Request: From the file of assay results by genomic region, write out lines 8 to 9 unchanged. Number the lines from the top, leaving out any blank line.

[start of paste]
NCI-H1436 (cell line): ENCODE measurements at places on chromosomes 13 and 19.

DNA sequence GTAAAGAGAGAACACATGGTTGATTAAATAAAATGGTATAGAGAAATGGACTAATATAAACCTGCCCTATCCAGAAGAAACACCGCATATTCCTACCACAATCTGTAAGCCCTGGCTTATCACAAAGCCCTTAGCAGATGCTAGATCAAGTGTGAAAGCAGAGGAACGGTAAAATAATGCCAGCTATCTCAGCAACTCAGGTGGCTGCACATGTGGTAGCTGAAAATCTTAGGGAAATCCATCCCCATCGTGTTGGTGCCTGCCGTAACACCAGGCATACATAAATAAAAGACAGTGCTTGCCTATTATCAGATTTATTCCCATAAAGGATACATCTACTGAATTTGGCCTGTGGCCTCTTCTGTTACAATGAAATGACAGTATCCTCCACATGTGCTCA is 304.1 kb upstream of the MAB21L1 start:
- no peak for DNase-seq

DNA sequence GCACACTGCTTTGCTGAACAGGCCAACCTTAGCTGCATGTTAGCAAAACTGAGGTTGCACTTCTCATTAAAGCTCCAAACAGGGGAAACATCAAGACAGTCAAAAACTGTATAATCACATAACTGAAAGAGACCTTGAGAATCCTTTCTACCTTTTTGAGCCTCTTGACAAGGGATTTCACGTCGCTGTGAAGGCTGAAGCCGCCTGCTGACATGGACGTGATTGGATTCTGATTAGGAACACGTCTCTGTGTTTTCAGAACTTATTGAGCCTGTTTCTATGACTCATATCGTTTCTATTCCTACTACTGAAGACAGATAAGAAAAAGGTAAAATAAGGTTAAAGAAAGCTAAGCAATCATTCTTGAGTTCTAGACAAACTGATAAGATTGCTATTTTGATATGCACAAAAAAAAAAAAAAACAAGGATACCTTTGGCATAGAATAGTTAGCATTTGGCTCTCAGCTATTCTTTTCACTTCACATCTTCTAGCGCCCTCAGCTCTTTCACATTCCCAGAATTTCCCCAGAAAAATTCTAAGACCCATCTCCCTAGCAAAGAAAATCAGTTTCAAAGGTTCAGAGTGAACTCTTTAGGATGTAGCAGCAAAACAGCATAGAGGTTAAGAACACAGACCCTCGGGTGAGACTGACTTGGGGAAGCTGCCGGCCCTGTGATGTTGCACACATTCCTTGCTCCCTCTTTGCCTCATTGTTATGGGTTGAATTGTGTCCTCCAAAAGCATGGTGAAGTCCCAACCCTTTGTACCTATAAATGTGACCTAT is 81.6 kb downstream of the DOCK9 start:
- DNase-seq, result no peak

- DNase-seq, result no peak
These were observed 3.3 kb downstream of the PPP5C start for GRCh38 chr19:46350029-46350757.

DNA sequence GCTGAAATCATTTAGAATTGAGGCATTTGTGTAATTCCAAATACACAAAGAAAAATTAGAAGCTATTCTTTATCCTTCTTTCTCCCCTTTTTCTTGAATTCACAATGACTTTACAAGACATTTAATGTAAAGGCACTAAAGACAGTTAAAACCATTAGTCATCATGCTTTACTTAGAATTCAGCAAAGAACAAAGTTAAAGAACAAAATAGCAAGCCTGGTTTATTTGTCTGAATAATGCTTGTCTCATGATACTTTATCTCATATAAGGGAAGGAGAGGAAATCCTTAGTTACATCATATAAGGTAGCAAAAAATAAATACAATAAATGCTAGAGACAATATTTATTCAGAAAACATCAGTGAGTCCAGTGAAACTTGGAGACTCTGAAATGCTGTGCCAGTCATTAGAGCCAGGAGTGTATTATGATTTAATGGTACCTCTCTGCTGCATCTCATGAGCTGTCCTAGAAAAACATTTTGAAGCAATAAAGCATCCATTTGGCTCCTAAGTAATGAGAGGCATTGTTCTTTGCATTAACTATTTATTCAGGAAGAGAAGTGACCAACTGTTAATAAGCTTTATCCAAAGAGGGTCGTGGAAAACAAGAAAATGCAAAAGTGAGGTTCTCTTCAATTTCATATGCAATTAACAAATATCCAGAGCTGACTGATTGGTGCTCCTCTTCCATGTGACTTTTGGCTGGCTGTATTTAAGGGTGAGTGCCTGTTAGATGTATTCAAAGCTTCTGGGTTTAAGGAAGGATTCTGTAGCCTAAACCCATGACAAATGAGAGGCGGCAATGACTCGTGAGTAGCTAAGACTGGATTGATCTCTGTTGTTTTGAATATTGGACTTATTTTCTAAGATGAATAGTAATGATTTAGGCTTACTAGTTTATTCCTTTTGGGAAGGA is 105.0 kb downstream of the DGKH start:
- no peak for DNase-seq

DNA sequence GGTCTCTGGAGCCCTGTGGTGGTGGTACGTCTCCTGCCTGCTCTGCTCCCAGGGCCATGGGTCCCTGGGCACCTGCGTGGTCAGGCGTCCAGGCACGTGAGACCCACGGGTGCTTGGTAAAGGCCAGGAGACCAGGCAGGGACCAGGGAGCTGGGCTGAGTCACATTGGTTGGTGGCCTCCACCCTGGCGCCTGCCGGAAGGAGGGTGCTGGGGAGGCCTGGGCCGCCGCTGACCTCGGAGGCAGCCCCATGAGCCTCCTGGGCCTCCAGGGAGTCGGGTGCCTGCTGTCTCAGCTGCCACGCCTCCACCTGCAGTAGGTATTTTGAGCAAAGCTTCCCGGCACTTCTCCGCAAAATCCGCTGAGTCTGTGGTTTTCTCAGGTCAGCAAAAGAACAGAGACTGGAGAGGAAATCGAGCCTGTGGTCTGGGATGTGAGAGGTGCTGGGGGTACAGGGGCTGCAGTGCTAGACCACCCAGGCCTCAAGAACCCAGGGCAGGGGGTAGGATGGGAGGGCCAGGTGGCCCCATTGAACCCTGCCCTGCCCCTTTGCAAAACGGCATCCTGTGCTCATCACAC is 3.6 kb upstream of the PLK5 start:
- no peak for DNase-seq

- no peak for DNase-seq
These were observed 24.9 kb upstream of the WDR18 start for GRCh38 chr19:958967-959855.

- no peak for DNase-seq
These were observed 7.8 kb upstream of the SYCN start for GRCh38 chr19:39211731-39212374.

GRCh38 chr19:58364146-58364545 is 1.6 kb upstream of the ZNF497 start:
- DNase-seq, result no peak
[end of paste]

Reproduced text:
DNA sequence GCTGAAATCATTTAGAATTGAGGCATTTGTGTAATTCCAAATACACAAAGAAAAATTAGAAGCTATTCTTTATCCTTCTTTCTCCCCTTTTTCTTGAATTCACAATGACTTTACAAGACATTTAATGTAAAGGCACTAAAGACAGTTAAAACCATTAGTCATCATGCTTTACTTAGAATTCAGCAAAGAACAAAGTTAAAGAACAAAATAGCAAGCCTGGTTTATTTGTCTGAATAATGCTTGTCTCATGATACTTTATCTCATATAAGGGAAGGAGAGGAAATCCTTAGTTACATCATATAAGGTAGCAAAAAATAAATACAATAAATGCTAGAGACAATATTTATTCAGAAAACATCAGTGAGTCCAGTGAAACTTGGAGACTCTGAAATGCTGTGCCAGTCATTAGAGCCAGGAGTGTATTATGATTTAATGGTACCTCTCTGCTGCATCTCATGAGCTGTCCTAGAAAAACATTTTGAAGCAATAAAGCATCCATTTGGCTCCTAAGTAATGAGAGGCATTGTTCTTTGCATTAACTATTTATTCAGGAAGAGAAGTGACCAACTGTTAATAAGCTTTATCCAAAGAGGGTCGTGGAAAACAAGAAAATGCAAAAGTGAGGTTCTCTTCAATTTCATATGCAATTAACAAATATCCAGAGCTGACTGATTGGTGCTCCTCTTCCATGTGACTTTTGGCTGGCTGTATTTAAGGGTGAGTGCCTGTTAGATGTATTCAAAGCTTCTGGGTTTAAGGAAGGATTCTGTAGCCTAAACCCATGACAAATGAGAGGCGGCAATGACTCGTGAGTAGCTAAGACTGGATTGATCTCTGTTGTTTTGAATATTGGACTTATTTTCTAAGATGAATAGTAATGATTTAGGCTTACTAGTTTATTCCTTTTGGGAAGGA is 105.0 kb downstream of the DGKH start:
- no peak for DNase-seq